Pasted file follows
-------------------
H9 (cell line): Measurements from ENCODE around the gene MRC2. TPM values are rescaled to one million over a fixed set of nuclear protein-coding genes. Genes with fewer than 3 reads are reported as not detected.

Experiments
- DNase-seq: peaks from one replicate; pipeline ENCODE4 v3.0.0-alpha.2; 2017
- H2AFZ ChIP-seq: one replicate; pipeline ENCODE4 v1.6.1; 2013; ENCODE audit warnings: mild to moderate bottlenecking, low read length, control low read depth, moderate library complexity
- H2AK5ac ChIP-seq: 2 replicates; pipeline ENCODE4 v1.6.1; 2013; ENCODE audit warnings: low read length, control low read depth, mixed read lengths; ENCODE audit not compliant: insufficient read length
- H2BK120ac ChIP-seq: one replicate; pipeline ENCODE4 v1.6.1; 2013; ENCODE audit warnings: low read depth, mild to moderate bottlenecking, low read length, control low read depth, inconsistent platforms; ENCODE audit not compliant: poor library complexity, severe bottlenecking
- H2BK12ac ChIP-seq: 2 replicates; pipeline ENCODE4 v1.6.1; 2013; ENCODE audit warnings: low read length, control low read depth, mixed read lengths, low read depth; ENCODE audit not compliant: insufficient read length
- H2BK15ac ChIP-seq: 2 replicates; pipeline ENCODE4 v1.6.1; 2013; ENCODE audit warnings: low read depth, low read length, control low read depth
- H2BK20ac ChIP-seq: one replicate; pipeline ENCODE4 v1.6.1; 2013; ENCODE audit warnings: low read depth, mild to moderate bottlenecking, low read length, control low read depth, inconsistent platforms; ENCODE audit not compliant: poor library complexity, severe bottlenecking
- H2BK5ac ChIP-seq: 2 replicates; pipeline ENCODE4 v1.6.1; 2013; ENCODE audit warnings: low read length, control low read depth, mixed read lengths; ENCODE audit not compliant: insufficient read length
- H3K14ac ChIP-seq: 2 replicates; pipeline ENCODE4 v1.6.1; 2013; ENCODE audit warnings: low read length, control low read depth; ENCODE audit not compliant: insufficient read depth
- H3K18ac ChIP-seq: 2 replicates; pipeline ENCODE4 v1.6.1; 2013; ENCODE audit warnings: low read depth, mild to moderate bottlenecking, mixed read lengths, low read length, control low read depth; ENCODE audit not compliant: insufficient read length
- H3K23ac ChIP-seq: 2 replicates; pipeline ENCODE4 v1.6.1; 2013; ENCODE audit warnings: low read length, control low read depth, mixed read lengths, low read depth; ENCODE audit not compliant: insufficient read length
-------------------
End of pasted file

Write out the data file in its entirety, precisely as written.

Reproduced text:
H9 (cell line): Measurements from ENCODE around the gene MRC2. TPM values are rescaled to one million over a fixed set of nuclear protein-coding genes. Genes with fewer than 3 reads are reported as not detected.

Experiments
- DNase-seq: peaks from one replicate; pipeline ENCODE4 v3.0.0-alpha.2; 2017
- H2AFZ ChIP-seq: one replicate; pipeline ENCODE4 v1.6.1; 2013; ENCODE audit warnings: mild to moderate bottlenecking, low read length, control low read depth, moderate library complexity
- H2AK5ac ChIP-seq: 2 replicates; pipeline ENCODE4 v1.6.1; 2013; ENCODE audit warnings: low read length, control low read depth, mixed read lengths; ENCODE audit not compliant: insufficient read length
- H2BK120ac ChIP-seq: one replicate; pipeline ENCODE4 v1.6.1; 2013; ENCODE audit warnings: low read depth, mild to moderate bottlenecking, low read length, control low read depth, inconsistent platforms; ENCODE audit not compliant: poor library complexity, severe bottlenecking
- H2BK12ac ChIP-seq: 2 replicates; pipeline ENCODE4 v1.6.1; 2013; ENCODE audit warnings: low read length, control low read depth, mixed read lengths, low read depth; ENCODE audit not compliant: insufficient read length
- H2BK15ac ChIP-seq: 2 replicates; pipeline ENCODE4 v1.6.1; 2013; ENCODE audit warnings: low read depth, low read length, control low read depth
- H2BK20ac ChIP-seq: one replicate; pipeline ENCODE4 v1.6.1; 2013; ENCODE audit warnings: low read depth, mild to moderate bottlenecking, low read length, control low read depth, inconsistent platforms; ENCODE audit not compliant: poor library complexity, severe bottlenecking
- H2BK5ac ChIP-seq: 2 replicates; pipeline ENCODE4 v1.6.1; 2013; ENCODE audit warnings: low read length, control low read depth, mixed read lengths; ENCODE audit not compliant: insufficient read length
- H3K14ac ChIP-seq: 2 replicates; pipeline ENCODE4 v1.6.1; 2013; ENCODE audit warnings: low read length, control low read depth; ENCODE audit not compliant: insufficient read depth
- H3K18ac ChIP-seq: 2 replicates; pipeline ENCODE4 v1.6.1; 2013; ENCODE audit warnings: low read depth, mild to moderate bottlenecking, mixed read lengths, low read length, control low read depth; ENCODE audit not compliant: insufficient read length
- H3K23ac ChIP-seq: 2 replicates; pipeline ENCODE4 v1.6.1; 2013; ENCODE audit warnings: low read length, control low read depth, mixed read lengths, low read depth; ENCODE audit not compliant: insufficient read length